Long ago, the great Colossus of Argantheon stood upon one of the outer islands, its vast, outstretched arm pointing the way to the Crystal Pool, or so the ancient texts claim. Then, during some forgotten war, the Colossus was shattered, and its parts flung across the Archipelago, to lie in forgotten ruin.

In this expansion for Frostgrave: Ghost Archipelago, players lead their warbands through a series of interlinked scenarios in a race to discover the secrets of the Colossus. Along the way, they will encounter new monsters, discover new treasures, and even recruit a few new specialist warriors to their cause. Perhaps, if they are successful, the knowledge they obtain will help point them towards the ultimate treasure!


Finland at War

Finland at War

The story of the ‘Winter War' between Finland and Soviet Russia is a dramatic David versus Goliath encounter. When close to half a million Soviet troops poured into Finland in 1939 it was expected that Finnish defences would collapse in a matter of weeks. But they held firm. The Finns not only survived the initial attacks but succeeded in inflicting devastating casualties before superior Russian numbers eventually forced a peace settlement. This is a rigorously detailed and utterly compelling guide to Finland's vital, but almost forgotten role in the cataclysmic World War II. It reveals the untold story of iron determination, unparalleled skill and utter mastery of winter warfare that characterised Finland's fight for survival on the hellish Eastern Front.

Now publishing in paperback, Finland at War: the Winter War 1939-40 is the premiere English-language history of the fighting performance of the Finns, drawing on first-hand accounts and rare photographs to explain just how they were able to perform military feats that nearly defy belief.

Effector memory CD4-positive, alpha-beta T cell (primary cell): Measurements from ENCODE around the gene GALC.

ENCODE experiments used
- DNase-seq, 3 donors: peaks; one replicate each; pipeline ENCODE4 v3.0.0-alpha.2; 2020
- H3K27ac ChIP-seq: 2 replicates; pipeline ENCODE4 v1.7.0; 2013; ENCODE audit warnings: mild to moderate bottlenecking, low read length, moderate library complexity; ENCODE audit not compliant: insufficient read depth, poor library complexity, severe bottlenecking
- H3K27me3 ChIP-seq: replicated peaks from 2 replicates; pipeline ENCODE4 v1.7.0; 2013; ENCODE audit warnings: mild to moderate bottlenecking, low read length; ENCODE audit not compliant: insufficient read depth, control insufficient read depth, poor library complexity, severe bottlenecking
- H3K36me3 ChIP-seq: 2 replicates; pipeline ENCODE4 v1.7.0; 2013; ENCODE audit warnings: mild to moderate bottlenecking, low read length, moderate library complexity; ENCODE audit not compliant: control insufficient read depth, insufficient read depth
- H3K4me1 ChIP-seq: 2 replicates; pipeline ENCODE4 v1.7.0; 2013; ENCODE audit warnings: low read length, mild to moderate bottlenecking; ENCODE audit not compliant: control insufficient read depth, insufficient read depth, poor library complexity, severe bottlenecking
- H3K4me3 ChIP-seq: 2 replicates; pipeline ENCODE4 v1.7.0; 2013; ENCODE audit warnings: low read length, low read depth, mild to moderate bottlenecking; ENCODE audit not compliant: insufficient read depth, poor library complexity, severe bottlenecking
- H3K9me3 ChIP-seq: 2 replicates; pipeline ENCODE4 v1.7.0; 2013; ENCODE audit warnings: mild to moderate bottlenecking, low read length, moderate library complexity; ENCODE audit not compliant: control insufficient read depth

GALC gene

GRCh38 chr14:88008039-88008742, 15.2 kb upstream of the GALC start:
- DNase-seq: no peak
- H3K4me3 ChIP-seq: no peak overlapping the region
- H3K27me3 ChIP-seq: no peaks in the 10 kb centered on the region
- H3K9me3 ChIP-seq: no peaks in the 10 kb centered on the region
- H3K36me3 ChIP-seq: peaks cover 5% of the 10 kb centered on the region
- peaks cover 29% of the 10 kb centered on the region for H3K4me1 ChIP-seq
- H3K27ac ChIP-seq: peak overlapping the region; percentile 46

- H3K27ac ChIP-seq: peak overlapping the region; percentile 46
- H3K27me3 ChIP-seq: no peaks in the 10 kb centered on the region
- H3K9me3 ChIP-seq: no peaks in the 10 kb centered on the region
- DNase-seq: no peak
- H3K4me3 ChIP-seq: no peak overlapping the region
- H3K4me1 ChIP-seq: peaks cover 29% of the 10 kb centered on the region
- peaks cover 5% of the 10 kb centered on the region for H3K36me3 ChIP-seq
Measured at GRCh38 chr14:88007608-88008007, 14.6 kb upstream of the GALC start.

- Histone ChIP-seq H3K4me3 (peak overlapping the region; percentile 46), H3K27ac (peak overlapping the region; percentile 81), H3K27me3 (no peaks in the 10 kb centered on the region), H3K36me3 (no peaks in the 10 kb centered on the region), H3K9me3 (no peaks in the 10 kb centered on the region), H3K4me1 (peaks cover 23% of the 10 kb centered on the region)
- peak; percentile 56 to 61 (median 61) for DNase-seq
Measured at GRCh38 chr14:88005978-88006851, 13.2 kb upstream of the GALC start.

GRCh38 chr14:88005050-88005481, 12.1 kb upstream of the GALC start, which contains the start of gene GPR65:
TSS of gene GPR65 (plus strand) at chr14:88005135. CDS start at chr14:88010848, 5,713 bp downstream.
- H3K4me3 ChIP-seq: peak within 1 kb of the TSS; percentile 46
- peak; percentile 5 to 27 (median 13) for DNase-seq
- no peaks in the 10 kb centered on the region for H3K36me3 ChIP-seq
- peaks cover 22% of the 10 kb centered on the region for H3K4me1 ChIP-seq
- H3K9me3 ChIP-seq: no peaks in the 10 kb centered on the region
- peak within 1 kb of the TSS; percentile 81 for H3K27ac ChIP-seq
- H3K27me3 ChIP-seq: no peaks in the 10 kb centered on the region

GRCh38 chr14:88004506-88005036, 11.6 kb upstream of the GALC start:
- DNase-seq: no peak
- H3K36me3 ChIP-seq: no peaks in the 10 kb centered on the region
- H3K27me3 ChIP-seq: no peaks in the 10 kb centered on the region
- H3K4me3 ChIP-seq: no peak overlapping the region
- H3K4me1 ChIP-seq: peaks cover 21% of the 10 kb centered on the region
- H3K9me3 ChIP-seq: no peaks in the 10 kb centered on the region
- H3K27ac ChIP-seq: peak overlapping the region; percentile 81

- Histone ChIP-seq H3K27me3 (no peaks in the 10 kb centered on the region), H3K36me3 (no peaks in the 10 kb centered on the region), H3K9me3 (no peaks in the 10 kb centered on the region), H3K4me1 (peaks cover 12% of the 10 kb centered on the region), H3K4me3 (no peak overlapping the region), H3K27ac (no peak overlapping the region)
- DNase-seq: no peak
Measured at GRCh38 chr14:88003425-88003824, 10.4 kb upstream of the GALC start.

Morning Star, Midnight Sun

Morning Star, Midnight Sun

Following the disastrous Java Sea campaign, the Allies went on the offensive in the Pacific in a desperate attempt to halt the Japanese forces that were rampaging across the region. With the conquest of Australia a very real possibility, the stakes were high. Their target: the Japanese-held Soloman Islands, in particular the southern island of Guadalcanal.

Hamstrung by arcane pre-war thinking and a bureaucratic mind-set, the US Navy had to adapt on the fly in order to compete with the mighty Imperial Japanese Navy, whose ingenuity and creativity thus far had fostered the creation of its Pacific empire. Starting with the amphibious assault on Savo Island, the campaign turned into an attritional struggle where the evenly matched foes sought to grind out a victory.

Following on from his hugely successful book Rising Sun, Falling Skies, Jeffrey R. Cox tells the gripping story of the first Allied offensive of the Pacific War, as they sought to prevent Japan from cutting off Australia and regaining dominance in the Pacific.


The Epic Voyages of Maud Berridge

The Epic Voyages of Maud Berridge

Maud Berridge (1845–1907) was the wife of a Master Mariner, and she travelled with him on at least five occasions (1869, 1880, 1882, 1883, 1886), sailing to Melbourne with emigrants and cargo. The first occasion was 1869 just after they were married, when Henry was Captain of the Walmer Castle, and they returned via New Zealand instead of travelling east and around Cape Horn.

However, most of Henry and Maud's voyages were undertaken in the three-masted clipper Superb, sailing from Gravesend at the start of summer and leaving Melbourne for home at the end of the year (the southern summer, best for heading east with the trade winds and rounding Cape Horn). Record times taken from London to Melbourne under Captain Henry were 79 days (1878), 76 days (1881) and a final time of 74 days (1886).

In 1880, Maud and Henry took their two sons (aged six and eight) with them. In 1883, they sailed on from Melbourne to Newcastle in New South Wales to take on a load of coal, then on through the Windward Isles to San Francisco (51 days). Here they stayed for two months exploring SF and surrounds, unloaded the coal and took on a load of wheat (in large bags) at Port Costa. They then sailed down the west coast of the Americas, around Cape Horn and on to Queenstown in County Cork (134 days). The whole voyage took 14 months. There are also some photographs of Henry, Maud and the crew taken in San Francisco, and a photo from the State Library of Victoria showing the Superb at dock in Melbourne.

Maud wrote diaries of these voyages of which one in particular, that of the 1883 voyage, comprise some 50 000 words. The book will tell Maud's story through her own words and through a number of relevant contemporary documents and will paint a picture of the life of a captain's wife in the Victorian era as well as aspects of society in Britain, the US and Australia at the time. Her enthusiasm for new experiences shines through her writing.


Osprey Publishing Ltd